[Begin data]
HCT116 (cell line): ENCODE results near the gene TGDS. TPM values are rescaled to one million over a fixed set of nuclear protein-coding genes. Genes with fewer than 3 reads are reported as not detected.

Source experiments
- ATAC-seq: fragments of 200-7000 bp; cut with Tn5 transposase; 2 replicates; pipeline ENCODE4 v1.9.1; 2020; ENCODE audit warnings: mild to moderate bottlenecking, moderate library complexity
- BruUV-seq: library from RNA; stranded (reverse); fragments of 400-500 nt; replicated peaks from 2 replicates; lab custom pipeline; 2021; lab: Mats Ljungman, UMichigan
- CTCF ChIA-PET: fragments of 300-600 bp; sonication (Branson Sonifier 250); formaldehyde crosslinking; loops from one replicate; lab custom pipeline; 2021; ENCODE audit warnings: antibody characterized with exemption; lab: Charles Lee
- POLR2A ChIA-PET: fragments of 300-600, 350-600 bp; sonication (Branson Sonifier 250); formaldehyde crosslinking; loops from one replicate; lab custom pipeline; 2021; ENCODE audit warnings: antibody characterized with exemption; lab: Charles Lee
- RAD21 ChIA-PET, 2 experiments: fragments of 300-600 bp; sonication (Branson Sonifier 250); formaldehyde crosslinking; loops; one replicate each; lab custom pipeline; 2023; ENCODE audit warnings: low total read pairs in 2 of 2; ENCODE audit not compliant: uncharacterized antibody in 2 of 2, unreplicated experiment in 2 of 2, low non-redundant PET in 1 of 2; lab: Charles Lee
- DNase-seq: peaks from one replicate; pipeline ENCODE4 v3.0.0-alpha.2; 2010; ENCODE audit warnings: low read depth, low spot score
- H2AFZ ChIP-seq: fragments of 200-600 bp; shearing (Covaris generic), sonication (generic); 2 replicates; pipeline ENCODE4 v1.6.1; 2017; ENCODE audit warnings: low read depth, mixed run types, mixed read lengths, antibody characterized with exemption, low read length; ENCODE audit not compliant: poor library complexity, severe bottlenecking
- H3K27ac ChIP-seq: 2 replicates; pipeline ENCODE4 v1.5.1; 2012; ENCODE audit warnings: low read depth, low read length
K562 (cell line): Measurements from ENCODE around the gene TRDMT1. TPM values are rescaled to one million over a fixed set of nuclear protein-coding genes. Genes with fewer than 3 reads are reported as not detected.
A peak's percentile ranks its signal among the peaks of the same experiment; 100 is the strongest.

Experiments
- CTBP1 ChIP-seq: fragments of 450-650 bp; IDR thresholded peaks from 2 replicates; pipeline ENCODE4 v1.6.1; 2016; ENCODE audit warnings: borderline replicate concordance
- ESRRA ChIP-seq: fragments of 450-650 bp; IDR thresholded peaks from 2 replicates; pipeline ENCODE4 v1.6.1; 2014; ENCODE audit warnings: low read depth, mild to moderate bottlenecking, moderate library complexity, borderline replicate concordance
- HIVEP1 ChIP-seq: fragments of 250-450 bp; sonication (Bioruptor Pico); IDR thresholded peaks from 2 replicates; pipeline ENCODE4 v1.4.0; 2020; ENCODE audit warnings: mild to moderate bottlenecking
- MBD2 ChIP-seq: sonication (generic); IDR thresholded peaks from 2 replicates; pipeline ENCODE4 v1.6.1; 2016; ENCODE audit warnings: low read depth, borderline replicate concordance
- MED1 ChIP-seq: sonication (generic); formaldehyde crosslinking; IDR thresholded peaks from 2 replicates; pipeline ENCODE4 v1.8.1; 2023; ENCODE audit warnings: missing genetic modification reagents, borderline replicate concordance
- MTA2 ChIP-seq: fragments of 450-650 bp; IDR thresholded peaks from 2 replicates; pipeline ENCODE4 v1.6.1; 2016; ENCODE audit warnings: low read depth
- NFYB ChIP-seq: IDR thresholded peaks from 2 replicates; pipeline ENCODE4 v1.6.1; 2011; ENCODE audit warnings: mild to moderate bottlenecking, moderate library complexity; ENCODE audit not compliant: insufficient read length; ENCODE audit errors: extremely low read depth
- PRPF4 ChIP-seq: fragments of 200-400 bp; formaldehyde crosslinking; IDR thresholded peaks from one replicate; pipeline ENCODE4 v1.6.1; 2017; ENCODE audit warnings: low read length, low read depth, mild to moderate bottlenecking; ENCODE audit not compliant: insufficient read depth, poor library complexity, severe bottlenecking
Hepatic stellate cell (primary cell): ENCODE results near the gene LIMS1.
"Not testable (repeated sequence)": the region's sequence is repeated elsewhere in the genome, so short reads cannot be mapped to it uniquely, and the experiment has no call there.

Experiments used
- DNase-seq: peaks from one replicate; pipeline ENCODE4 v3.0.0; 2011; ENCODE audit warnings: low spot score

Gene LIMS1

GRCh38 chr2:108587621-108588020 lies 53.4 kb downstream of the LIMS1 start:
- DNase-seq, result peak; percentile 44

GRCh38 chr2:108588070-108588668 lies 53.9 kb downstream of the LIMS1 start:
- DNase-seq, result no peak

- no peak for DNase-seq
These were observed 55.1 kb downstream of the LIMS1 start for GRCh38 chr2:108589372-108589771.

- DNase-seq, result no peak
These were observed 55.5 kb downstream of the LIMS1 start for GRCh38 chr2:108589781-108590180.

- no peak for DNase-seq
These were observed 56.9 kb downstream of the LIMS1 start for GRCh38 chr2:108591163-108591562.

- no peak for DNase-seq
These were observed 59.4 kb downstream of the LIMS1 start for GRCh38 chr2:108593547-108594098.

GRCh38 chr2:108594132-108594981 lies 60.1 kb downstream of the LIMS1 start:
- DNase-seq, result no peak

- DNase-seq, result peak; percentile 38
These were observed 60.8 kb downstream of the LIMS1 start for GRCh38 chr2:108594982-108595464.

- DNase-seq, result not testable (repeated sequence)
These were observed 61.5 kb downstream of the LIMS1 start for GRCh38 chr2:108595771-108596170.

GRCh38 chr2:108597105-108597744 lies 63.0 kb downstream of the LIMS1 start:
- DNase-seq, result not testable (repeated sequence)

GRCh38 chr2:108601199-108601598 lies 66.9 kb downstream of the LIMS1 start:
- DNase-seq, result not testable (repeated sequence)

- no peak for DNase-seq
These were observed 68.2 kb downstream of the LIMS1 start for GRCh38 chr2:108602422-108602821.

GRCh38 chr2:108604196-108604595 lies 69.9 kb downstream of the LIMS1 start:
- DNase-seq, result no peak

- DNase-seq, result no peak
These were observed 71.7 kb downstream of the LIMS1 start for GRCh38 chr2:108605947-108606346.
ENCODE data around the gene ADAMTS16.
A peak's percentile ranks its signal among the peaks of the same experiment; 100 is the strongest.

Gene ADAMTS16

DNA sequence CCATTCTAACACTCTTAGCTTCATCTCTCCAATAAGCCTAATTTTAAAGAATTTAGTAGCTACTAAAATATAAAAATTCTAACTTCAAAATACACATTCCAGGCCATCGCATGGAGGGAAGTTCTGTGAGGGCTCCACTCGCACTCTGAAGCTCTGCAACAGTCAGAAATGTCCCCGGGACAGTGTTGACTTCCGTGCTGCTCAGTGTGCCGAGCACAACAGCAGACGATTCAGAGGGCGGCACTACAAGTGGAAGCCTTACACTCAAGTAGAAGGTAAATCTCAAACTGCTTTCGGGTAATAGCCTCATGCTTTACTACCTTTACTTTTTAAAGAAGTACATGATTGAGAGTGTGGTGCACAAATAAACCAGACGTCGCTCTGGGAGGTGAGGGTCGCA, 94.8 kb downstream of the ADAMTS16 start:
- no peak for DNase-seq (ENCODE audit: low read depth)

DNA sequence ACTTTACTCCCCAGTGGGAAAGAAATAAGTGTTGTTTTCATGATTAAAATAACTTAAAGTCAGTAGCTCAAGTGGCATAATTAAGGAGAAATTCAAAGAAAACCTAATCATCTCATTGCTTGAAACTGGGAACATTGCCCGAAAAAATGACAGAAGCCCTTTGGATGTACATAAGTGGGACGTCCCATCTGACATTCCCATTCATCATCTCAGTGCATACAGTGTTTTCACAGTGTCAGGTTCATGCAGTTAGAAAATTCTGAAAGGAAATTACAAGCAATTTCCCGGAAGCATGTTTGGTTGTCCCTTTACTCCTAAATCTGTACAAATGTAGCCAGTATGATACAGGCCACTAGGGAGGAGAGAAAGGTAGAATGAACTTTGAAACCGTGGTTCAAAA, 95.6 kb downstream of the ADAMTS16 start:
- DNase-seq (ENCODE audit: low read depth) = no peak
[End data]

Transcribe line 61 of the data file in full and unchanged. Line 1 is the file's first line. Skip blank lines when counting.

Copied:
- DNase-seq (ENCODE audit: low read depth) = no peak